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The OB-GYN team in their new workroom.

 

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One of the new conference rooms at Imani House.

 

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There’s bright and whimsical artwork throughout the new Pediatrics clinic.

 

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An example of the built-in vital signs monitors in the new Ob/Gyn clinic exam rooms.

 

It’s time for your flu shot!

flu season

From left, Sheila Shipley, Infection Control Nurse, and Bobby Mickens, Interim Director of Nursing and Women’s Health Nurse Practitioner, encourage you to get a flu shot. Call for an appointment or ask your provider during your next visit.

Welcome to October! It’s the time for cooler mornings, sunlight angling through the trees, even a bit of fog in the early hours.

It’s also time to get ready for flu season.

Experts say October is the best time to get your annual flu shot because you want to be vaccinated before the virus is circulating widely.

The Centers for Disease Control and Prevention recommend getting a flu shot between October and the end of the year.

At Swope Health Services, we’re ready!

“Getting a vaccine means you’ll have a better chance of avoiding the flu, missing work or school, and spreading the illness to others around you,” said Bobby Mickens, Interim Director of Nursing at SHS.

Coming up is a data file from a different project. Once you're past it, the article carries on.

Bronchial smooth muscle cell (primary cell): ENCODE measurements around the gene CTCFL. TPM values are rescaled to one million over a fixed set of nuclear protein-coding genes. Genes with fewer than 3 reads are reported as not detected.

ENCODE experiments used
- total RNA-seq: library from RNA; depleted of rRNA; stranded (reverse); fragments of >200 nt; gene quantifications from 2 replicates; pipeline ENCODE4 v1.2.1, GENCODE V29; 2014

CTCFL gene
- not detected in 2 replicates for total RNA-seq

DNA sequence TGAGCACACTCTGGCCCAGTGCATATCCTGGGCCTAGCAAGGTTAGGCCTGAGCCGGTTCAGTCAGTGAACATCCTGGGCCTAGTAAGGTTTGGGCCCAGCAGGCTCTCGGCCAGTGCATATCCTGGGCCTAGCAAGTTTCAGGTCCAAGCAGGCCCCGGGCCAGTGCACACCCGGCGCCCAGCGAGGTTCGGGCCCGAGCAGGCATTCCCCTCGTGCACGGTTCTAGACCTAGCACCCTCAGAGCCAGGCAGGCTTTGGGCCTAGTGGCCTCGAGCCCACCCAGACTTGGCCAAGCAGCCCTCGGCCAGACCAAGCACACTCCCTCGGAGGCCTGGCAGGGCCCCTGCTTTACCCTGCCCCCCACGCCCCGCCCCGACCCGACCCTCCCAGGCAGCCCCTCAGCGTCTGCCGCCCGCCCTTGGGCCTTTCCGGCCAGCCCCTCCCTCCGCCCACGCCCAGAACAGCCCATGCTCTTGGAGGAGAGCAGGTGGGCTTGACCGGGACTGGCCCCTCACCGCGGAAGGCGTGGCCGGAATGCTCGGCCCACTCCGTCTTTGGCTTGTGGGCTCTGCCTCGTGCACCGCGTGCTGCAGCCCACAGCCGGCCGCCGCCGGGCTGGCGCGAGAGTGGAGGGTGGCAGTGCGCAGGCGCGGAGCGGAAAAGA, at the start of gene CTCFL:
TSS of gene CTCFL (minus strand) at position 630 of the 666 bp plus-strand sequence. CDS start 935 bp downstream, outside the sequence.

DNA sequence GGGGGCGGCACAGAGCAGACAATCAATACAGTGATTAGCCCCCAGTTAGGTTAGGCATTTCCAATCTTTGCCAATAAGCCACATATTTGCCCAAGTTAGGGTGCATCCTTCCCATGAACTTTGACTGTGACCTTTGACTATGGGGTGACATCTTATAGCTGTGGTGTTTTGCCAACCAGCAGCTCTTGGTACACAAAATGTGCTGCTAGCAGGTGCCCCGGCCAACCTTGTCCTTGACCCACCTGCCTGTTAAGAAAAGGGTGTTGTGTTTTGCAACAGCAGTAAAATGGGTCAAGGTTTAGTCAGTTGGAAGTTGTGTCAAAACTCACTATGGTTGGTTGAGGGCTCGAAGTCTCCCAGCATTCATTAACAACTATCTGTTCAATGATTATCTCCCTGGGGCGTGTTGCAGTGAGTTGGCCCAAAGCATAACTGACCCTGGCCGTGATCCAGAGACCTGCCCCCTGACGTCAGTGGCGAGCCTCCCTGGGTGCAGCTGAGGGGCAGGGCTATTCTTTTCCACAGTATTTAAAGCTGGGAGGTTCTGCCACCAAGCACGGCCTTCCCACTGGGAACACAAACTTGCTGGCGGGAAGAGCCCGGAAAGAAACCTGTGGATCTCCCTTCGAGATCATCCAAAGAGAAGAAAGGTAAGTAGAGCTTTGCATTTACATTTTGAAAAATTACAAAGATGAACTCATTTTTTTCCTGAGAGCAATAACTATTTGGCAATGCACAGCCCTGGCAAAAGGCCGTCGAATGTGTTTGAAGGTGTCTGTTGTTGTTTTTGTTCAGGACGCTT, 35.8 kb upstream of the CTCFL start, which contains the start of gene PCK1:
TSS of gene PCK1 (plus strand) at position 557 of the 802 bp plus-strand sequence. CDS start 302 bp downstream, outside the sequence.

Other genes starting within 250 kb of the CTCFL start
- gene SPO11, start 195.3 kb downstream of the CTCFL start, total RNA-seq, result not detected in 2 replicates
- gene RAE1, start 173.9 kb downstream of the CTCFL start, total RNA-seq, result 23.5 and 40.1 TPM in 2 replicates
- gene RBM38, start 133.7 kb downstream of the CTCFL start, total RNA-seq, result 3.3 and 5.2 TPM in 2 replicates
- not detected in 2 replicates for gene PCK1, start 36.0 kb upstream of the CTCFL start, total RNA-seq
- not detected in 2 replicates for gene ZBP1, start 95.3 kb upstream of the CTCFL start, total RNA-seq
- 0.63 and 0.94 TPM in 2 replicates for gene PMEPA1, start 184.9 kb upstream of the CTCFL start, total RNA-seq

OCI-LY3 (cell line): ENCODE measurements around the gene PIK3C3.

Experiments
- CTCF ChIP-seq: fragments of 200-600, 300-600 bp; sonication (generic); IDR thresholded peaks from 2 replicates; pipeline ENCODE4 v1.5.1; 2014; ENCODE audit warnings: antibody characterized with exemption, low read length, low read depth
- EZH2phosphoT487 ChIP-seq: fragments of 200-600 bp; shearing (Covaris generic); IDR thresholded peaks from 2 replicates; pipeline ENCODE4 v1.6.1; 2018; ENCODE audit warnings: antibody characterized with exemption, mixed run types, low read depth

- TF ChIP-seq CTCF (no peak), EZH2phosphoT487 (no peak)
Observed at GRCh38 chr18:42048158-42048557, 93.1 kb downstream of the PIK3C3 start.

“I’m encouraging everyone to get a flu shot,” she said. “It’s a good prevention measure for everyone. And the more people who get the shot, the more protection we have to avoid spreading illness to the people who are more vulnerable to flu complications.”

Most health insurance programs cover flu vaccinations.

So what are you waiting for? Call 816-923-5800 to schedule an appointment or visit any of the SHS locations for a walk-in appointment.

Myths about the Flu Vaccine

Sheila Shipley, Infection Control Nurse, spends a lot of time debunking myths about the flu and the flu vaccine. Here are the most common ones:

  1. The flu shot will make me sick.

The vaccination is not made with a live virus so it can’t make you sick. It takes the vaccine about two weeks to become effective and provide protection, so it is possible you can be exposed to the flu and get sick during that period. That’s why it’s important to be vaccinated before the flu is widespread in the community.